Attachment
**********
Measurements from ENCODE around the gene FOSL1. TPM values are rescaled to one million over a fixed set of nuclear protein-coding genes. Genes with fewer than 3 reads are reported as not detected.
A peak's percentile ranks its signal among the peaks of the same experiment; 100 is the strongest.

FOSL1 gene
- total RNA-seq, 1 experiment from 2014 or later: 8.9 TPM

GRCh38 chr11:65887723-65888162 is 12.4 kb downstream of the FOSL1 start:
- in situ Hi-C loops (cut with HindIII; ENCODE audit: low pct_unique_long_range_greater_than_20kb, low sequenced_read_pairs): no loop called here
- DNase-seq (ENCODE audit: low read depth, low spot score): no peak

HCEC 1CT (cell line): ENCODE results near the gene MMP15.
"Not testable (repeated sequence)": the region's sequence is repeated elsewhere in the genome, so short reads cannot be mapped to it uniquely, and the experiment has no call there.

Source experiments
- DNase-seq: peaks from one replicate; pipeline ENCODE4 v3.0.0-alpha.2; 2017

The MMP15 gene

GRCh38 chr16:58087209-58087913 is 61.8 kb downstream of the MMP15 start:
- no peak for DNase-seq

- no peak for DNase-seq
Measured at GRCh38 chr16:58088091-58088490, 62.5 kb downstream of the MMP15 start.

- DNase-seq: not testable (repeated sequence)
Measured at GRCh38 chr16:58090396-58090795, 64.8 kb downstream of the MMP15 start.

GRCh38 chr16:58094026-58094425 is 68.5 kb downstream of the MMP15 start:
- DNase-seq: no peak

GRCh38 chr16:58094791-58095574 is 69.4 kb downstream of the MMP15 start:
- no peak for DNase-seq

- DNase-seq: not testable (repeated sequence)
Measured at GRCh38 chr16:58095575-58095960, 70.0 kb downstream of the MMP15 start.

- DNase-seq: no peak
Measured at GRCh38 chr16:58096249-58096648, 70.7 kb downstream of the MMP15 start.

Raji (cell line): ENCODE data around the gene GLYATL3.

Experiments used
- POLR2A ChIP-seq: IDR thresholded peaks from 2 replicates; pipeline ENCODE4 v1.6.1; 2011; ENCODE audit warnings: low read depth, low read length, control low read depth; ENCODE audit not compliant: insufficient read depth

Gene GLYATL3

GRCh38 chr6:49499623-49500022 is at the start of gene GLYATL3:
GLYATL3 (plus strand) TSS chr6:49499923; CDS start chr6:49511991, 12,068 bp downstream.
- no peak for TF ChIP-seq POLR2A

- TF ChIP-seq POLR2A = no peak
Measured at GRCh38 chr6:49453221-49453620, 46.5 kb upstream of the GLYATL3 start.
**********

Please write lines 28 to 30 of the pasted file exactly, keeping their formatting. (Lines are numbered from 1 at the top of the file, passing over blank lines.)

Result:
Experiments used
- POLR2A ChIP-seq: IDR thresholded peaks from 2 replicates; pipeline ENCODE4 v1.6.1; 2011; ENCODE audit warnings: low read depth, low read length, control low read depth; ENCODE audit not compliant: insufficient read depth

Gene GLYATL3